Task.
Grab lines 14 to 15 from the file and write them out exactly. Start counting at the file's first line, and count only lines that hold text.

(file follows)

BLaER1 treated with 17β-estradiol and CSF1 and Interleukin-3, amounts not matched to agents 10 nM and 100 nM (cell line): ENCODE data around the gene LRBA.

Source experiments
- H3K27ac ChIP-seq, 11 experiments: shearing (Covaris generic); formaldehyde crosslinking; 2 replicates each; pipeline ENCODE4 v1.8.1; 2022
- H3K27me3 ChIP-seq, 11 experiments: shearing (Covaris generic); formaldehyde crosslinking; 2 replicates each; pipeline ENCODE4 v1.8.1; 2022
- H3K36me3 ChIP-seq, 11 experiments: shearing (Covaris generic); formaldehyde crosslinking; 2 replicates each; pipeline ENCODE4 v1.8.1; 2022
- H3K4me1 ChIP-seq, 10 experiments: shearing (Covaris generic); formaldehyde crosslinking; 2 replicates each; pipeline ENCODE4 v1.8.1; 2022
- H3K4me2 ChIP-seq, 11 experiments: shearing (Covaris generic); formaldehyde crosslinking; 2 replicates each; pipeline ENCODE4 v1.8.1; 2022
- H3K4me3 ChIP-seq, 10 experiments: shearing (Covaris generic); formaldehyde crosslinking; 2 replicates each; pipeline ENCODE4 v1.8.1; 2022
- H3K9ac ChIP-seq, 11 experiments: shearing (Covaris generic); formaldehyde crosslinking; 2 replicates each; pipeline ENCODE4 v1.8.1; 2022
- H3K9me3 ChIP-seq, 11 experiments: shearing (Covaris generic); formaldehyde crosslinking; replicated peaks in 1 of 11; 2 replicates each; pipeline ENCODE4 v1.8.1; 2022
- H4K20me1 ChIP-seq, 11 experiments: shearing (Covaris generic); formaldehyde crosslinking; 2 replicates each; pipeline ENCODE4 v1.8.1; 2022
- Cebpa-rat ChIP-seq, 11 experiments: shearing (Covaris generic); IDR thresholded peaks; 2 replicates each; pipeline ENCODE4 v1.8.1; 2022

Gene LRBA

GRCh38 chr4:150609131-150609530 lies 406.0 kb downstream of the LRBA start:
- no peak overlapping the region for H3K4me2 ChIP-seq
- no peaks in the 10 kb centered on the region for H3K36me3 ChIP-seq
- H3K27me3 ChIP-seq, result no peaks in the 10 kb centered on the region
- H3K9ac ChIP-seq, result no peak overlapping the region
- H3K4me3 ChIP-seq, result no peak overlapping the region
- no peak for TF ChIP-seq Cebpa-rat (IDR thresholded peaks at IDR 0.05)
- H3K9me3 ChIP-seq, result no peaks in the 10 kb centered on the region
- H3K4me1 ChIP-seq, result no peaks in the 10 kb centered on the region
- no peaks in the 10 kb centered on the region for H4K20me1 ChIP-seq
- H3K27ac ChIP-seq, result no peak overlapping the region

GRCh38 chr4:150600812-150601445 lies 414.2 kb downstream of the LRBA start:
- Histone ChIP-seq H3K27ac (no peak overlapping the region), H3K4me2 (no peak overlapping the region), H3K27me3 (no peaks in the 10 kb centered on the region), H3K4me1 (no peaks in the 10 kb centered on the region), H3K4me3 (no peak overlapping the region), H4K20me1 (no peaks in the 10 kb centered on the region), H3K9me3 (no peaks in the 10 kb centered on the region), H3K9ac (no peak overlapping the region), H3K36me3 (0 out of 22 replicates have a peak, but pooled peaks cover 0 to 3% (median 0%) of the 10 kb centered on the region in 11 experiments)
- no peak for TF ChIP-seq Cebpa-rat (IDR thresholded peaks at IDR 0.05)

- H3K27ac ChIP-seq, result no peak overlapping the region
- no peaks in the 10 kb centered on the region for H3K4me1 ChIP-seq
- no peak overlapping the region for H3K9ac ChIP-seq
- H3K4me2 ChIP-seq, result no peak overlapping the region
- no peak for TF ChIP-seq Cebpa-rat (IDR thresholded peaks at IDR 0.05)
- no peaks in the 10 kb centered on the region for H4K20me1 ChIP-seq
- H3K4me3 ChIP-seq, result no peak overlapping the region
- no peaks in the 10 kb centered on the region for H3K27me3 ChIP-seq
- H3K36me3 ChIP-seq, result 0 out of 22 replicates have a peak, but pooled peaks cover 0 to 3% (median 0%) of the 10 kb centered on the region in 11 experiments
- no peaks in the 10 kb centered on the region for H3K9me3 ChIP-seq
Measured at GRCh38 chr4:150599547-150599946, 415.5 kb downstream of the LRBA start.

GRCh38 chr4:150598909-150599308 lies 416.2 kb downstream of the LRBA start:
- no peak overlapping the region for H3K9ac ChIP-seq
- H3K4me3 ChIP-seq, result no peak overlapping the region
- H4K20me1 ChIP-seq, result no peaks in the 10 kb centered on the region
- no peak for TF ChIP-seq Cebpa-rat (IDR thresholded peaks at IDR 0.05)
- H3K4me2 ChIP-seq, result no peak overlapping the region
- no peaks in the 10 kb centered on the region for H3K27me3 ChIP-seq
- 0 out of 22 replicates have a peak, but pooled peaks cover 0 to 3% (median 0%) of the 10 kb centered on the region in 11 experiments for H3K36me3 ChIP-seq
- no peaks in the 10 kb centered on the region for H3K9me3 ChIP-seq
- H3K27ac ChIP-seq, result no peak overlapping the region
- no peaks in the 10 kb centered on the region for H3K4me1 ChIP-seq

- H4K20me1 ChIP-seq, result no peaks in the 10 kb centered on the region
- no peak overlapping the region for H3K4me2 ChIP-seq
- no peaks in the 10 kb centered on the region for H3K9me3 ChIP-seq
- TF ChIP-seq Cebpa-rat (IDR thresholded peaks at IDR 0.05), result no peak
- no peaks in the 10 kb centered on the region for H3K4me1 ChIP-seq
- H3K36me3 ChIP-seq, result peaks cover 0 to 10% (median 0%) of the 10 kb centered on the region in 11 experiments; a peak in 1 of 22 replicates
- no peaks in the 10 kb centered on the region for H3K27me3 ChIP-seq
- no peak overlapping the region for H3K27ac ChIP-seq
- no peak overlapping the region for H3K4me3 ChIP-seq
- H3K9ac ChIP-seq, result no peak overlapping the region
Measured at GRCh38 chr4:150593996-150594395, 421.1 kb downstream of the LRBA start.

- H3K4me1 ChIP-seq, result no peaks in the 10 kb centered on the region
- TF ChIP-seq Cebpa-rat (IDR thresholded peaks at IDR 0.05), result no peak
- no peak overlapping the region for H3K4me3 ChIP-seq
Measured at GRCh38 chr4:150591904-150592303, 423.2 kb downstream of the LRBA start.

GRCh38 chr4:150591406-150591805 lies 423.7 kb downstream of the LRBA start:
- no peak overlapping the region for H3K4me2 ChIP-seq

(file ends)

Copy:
GRCh38 chr4:150609131-150609530 lies 406.0 kb downstream of the LRBA start:
- no peak overlapping the region for H3K4me2 ChIP-seq